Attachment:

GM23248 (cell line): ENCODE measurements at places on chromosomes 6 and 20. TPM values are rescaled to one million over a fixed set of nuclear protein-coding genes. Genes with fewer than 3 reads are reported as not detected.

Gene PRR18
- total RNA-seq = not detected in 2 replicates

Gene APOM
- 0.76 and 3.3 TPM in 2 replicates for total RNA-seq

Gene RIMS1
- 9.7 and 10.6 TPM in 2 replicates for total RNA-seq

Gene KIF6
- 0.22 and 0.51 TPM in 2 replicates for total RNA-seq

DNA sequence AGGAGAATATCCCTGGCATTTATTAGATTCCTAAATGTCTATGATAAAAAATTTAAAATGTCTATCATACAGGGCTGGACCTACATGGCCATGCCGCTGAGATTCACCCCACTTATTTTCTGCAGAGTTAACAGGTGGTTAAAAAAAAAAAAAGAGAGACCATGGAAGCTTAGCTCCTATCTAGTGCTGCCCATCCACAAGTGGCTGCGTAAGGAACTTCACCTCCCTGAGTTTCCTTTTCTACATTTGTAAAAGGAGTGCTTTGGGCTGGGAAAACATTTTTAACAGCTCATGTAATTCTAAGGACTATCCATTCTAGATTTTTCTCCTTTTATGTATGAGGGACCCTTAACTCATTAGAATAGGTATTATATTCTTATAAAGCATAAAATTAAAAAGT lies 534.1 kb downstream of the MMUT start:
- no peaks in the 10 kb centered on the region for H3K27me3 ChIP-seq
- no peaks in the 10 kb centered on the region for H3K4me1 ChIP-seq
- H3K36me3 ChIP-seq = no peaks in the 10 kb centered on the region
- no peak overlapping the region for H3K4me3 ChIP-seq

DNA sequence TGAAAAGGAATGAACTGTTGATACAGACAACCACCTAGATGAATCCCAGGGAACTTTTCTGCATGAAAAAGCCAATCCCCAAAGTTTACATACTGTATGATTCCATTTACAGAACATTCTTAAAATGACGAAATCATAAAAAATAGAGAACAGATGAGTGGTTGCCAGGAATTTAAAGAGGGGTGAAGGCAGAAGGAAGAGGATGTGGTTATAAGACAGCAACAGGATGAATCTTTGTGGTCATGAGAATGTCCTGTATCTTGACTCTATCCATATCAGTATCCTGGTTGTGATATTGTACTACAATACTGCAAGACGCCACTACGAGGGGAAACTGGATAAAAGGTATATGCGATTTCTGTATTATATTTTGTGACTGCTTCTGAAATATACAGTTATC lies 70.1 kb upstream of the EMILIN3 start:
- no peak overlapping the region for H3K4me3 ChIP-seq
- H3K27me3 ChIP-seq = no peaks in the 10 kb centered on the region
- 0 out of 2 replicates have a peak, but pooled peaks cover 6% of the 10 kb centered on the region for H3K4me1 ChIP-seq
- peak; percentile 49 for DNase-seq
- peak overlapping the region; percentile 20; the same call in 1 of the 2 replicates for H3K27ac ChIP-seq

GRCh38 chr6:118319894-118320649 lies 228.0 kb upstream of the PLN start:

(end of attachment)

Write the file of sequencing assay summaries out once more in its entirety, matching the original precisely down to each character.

GM23248 (cell line): ENCODE measurements at places on chromosomes 6 and 20. TPM values are rescaled to one million over a fixed set of nuclear protein-coding genes. Genes with fewer than 3 reads are reported as not detected.

Gene PRR18
- total RNA-seq = not detected in 2 replicates

Gene APOM
- 0.76 and 3.3 TPM in 2 replicates for total RNA-seq

Gene RIMS1
- 9.7 and 10.6 TPM in 2 replicates for total RNA-seq

Gene KIF6
- 0.22 and 0.51 TPM in 2 replicates for total RNA-seq

DNA sequence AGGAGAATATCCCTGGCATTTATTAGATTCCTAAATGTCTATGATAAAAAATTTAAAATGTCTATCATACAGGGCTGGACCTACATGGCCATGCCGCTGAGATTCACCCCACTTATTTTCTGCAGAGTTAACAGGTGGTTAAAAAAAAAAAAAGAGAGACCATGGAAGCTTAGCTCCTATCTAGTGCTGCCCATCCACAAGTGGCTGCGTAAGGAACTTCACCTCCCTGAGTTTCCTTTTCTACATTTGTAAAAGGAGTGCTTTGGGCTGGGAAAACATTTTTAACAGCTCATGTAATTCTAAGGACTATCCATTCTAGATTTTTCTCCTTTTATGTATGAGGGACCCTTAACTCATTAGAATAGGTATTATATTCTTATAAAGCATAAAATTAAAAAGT lies 534.1 kb downstream of the MMUT start:
- no peaks in the 10 kb centered on the region for H3K27me3 ChIP-seq
- no peaks in the 10 kb centered on the region for H3K4me1 ChIP-seq
- H3K36me3 ChIP-seq = no peaks in the 10 kb centered on the region
- no peak overlapping the region for H3K4me3 ChIP-seq

DNA sequence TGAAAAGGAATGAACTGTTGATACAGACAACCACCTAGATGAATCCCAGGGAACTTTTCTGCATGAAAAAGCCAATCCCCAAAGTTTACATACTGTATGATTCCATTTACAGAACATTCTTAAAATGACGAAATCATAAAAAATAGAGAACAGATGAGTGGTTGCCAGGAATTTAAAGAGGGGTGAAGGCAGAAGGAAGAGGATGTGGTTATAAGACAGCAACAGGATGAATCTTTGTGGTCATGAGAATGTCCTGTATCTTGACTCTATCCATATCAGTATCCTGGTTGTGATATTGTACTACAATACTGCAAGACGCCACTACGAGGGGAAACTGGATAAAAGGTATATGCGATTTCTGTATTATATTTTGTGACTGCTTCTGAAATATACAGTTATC lies 70.1 kb upstream of the EMILIN3 start:
- no peak overlapping the region for H3K4me3 ChIP-seq
- H3K27me3 ChIP-seq = no peaks in the 10 kb centered on the region
- 0 out of 2 replicates have a peak, but pooled peaks cover 6% of the 10 kb centered on the region for H3K4me1 ChIP-seq
- peak; percentile 49 for DNase-seq
- peak overlapping the region; percentile 20; the same call in 1 of the 2 replicates for H3K27ac ChIP-seq

GRCh38 chr6:118319894-118320649 lies 228.0 kb upstream of the PLN start: